Friday, 15 August 2014

CUCKOO, 2.2 – 'Potato Party' - throwing up a fresh approach...

Friday, 15 August 2014

I had no intention to review more CUCKOO after covering series 2's premiere last week (assessing the fallout caused by Andy Samberg's departure, and the damage limitation of Taylor Lautner's entrance), but felt compelled to write about episode 2, "Potato Party". You see, it wasn't half bad... in fact, I thought it was good, and interesting in a lot of ways...

While all the marketing buzz has inevitably focused on Twilight hunk Taylor Lautner appearing on a humble BBC sitcom, you can be forgiven for forgetting Cuckoo has other actors who deserve praise. Greg Davies manages to lodge in your memory (how you can fail to overlook a man that tall?), but chances are you glossed over Helen Baxendale and Tyger Drew-Honey last series...

With that in mind, it was intriguing to see "Potato Party" do some unexpected things: it pushed dad Ken (Davies) off-screen for most of the episode, didn't even focus on Dale (Lautner) very much, and instead put the emphasis on teen virgin Dylan (Drew-Honey) and older sister Rachel (Esther Smith). It sounds like a recipe for disaster, removing the funniest actor and reducing your Hollywood star's screen-time, but it actually worked in the show's favour.

I may have missed some episodes in series 1 (it was so long ago I don't recall), but I don't remember Dylan being given this much attention before... and Drew-Honey seized the opportunity with both hands, as his character threw a house party to impress a hot girl called Zoe (Holly Earl) into having sex with him.

Plot-wise, "Potato Party" didn't really amount to much, but I liked the whole approach and the turns the story took. For example: Dylan was honest about the 'party-for-sex' arrangement to his chilled out mum, which was a neat reversal of expectation. And the show acknowledged the weirdness of the "new Cuckoo" being Rachel's step-son, because she clearly fancies him over her boring new boyfriend, but Dale's oblivious and contentedly calling her "mom". Lautner's teen idol looks were also put to good use, when he arrived at the party with his father's potato van, and drew a large crowd of besotted girls after a taste of "his sauce".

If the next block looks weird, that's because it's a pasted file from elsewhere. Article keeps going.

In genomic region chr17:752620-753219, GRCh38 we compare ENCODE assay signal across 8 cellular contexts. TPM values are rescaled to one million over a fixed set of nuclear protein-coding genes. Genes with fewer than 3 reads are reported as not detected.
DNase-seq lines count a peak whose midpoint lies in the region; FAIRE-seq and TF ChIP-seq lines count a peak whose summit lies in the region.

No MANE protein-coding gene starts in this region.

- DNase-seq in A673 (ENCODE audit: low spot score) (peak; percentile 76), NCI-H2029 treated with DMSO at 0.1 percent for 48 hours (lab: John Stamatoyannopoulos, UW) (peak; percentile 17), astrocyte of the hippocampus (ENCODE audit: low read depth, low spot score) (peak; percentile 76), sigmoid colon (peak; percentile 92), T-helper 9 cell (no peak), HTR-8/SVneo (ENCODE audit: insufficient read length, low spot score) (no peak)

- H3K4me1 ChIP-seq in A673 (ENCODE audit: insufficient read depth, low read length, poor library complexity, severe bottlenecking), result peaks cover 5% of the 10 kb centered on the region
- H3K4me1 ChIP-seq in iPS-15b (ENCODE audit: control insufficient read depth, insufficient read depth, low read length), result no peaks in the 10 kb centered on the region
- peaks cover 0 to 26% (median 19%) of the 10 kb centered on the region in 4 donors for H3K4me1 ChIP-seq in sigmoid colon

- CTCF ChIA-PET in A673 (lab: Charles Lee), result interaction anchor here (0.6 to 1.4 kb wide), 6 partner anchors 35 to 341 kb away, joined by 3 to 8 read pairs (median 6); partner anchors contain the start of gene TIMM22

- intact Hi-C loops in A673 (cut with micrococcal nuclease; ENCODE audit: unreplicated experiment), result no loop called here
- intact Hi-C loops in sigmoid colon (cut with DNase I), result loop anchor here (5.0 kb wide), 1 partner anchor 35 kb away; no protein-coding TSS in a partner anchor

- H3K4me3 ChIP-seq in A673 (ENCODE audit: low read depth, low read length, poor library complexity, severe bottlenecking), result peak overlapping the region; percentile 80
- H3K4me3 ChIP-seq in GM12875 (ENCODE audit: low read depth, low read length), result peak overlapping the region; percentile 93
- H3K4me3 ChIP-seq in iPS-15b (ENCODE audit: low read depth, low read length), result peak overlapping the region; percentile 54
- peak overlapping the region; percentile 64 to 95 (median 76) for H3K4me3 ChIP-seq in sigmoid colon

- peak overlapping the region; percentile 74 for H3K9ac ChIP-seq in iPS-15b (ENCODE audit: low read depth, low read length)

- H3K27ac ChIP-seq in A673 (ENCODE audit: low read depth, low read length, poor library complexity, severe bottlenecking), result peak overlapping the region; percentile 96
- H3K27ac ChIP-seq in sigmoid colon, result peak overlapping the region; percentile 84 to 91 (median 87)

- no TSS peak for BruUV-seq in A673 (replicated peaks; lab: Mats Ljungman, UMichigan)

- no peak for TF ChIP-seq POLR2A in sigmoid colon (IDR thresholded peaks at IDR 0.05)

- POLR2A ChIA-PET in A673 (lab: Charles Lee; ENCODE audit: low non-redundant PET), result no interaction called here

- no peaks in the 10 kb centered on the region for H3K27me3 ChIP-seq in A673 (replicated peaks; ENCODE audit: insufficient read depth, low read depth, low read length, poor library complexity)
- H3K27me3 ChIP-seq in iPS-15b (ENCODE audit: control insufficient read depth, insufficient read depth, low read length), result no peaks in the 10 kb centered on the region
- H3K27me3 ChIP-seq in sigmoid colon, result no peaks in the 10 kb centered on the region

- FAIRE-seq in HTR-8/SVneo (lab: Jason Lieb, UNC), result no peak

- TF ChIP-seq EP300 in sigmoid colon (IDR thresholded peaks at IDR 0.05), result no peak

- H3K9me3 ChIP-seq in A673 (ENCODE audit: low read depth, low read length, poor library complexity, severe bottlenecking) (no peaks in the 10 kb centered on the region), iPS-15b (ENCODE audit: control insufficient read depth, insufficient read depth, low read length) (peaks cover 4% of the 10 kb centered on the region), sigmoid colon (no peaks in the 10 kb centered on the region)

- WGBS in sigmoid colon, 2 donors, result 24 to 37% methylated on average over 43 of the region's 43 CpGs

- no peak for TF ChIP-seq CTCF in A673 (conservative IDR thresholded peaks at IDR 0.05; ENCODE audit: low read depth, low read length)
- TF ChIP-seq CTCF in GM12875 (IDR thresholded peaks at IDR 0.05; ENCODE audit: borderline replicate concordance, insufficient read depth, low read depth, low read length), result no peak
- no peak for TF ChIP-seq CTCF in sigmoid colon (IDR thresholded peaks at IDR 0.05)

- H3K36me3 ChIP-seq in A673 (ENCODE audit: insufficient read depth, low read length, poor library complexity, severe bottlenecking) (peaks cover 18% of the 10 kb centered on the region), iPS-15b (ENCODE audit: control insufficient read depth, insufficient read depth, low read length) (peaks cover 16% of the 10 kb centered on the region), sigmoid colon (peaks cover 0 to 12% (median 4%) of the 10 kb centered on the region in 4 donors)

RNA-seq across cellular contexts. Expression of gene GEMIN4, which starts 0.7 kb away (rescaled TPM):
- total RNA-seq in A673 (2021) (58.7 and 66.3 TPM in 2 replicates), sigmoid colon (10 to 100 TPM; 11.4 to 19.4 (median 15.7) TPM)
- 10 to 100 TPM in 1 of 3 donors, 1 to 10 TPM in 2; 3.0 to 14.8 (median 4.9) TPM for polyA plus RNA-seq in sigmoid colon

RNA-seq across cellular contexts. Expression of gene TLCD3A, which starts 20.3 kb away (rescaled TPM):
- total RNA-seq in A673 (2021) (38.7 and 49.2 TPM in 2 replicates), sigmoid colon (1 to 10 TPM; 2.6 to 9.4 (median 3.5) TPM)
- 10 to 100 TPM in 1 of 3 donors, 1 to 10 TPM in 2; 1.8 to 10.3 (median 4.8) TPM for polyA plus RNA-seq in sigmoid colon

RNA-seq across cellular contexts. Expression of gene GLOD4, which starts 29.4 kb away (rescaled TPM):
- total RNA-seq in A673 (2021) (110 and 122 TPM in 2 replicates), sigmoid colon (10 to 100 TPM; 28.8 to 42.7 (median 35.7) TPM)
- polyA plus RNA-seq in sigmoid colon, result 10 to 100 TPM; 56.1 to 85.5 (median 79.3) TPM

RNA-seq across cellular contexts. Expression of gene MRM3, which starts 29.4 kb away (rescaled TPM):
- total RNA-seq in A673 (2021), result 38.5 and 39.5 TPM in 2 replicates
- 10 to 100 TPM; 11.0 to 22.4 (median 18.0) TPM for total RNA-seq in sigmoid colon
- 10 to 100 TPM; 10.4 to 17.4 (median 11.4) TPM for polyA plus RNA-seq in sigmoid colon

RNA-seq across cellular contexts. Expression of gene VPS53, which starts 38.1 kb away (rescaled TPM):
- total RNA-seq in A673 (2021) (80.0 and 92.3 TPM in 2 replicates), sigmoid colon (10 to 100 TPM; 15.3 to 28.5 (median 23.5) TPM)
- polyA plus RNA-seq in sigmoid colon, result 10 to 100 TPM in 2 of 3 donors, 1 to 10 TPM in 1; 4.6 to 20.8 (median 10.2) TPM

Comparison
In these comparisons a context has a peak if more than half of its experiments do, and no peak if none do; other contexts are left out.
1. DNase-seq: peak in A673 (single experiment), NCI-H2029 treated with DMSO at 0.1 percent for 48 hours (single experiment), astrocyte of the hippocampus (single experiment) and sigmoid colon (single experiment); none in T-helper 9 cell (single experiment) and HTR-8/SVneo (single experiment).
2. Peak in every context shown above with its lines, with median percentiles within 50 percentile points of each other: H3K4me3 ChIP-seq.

And, while he's certainly no Samberg, Lautner's beginning to work in this role; he plays nice-and-dumb very well, felt more relaxed in his character (even if it feels like too much of a Samberg impersonation at times), and demonstrated good comic timing throughout.

Finally, I know many people will disagree, but as a fan of well-orchestrated gross-out comedy, this episode also had me laughing during its outrageous climax. Dylan, suffering from an upset stomach, took an erotic bath with Zoe, only to drop his guts and turn the water brown—a disgusting event witnessed by his mum and close friends, which started a daisy-chain of vomiting from revellers around the Thompson household.

It was unsubtle, lavatory humour... but it was also memorable, well-executed, and I'm sure it'll be a talking point in school playgrounds for a few days. And that's, ultimately, what a show like Cuckoo needs to be for BBC3. It has some vestigial Inbetweeners cool thanks to gangly Greg Davies' presence, a muscled teen idol for people to swoon over, and good performances from a supporting cast who are getting more to do.

Maybe there was so much focus on Andy Samberg in series 1, because it wouldn't have been worth his while to come over and play second fiddle? In contrast, Taylor Lautner's happy to just be doing something unexpected and different... and that's helping the show. It feels like the pressure's off Lautner, and Cuckoo's writers are exploring other areas and characters, without having to worry about not giving their U.S star enough to do.

Did everyone else like this one?

written by Kieron Quirke & Robin French | directed by Ben Taylor | 14 August 2014 | BBC Three